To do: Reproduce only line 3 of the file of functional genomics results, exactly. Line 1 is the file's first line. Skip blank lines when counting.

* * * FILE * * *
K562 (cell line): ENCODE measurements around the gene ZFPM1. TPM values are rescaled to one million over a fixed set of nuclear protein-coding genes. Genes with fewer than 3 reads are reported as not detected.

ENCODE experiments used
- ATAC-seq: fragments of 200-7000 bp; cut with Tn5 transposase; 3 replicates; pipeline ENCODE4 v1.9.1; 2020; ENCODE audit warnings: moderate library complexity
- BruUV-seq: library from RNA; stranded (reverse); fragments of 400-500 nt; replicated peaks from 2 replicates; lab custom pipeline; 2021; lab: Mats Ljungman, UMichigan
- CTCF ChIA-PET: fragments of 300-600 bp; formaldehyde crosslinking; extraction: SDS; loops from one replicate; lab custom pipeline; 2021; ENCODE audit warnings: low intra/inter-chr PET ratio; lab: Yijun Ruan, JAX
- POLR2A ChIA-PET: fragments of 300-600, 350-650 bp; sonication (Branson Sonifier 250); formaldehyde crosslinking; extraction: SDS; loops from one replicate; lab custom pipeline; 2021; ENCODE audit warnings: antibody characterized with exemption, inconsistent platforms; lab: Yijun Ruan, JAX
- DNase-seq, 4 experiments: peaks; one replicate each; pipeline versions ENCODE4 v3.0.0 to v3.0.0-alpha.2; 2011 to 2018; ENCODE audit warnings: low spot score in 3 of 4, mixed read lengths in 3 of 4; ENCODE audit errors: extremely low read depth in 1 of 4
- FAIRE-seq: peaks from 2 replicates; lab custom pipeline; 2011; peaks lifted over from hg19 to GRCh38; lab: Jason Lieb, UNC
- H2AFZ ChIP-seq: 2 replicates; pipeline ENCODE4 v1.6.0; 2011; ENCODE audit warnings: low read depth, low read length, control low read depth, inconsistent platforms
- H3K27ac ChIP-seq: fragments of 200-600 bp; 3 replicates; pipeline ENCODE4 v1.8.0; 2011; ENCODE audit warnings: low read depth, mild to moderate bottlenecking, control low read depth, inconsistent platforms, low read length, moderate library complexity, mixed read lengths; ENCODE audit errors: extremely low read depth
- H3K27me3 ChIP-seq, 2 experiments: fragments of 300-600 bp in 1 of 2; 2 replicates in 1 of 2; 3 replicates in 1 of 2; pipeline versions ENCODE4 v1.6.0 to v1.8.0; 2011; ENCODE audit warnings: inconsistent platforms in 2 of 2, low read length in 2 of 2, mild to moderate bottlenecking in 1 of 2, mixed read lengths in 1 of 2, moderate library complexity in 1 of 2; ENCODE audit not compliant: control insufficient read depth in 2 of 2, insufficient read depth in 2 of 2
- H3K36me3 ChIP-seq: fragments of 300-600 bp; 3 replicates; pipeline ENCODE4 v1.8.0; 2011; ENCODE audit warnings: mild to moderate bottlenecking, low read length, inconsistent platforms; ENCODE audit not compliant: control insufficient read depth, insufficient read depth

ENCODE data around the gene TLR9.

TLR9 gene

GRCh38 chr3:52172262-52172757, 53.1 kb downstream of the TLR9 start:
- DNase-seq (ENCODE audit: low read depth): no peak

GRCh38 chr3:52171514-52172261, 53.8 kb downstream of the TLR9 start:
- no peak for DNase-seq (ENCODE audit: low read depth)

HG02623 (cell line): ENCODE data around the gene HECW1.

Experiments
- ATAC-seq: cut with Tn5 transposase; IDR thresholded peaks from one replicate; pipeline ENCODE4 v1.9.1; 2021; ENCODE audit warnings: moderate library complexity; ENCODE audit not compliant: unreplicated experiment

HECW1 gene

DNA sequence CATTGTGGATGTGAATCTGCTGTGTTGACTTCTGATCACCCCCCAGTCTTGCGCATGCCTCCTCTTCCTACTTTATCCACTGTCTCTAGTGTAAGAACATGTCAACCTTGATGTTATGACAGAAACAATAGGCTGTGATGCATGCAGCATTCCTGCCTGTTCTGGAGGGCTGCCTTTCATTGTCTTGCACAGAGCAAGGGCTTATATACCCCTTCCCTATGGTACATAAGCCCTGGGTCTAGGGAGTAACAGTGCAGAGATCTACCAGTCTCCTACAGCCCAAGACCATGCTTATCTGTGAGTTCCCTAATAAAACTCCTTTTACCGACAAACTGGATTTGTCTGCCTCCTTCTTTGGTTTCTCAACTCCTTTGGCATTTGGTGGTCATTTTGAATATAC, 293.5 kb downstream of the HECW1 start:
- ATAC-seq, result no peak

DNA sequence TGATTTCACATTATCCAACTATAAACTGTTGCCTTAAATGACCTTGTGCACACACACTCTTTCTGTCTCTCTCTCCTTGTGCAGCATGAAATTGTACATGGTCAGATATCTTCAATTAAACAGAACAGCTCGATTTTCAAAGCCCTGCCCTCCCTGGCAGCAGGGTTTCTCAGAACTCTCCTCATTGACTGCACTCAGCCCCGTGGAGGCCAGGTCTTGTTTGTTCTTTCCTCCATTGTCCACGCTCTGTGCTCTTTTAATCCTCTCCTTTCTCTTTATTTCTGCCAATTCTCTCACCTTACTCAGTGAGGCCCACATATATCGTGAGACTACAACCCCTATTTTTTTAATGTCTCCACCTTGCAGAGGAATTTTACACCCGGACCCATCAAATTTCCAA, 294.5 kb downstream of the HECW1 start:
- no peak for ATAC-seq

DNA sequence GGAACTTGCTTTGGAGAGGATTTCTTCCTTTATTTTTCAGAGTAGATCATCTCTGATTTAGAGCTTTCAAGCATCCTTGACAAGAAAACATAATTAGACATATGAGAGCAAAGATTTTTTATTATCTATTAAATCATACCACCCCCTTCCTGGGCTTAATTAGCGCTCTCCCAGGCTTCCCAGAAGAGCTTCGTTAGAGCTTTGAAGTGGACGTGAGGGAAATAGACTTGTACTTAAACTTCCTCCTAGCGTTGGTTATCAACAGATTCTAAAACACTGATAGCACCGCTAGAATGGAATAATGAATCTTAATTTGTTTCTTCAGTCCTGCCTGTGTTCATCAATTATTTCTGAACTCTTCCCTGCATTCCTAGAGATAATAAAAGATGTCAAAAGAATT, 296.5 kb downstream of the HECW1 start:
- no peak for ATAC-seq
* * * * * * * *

- ATAC-seq: fragments of 200-7000 bp; cut with Tn5 transposase; 3 replicates; pipeline ENCODE4 v1.9.1; 2020; ENCODE audit warnings: moderate library complexity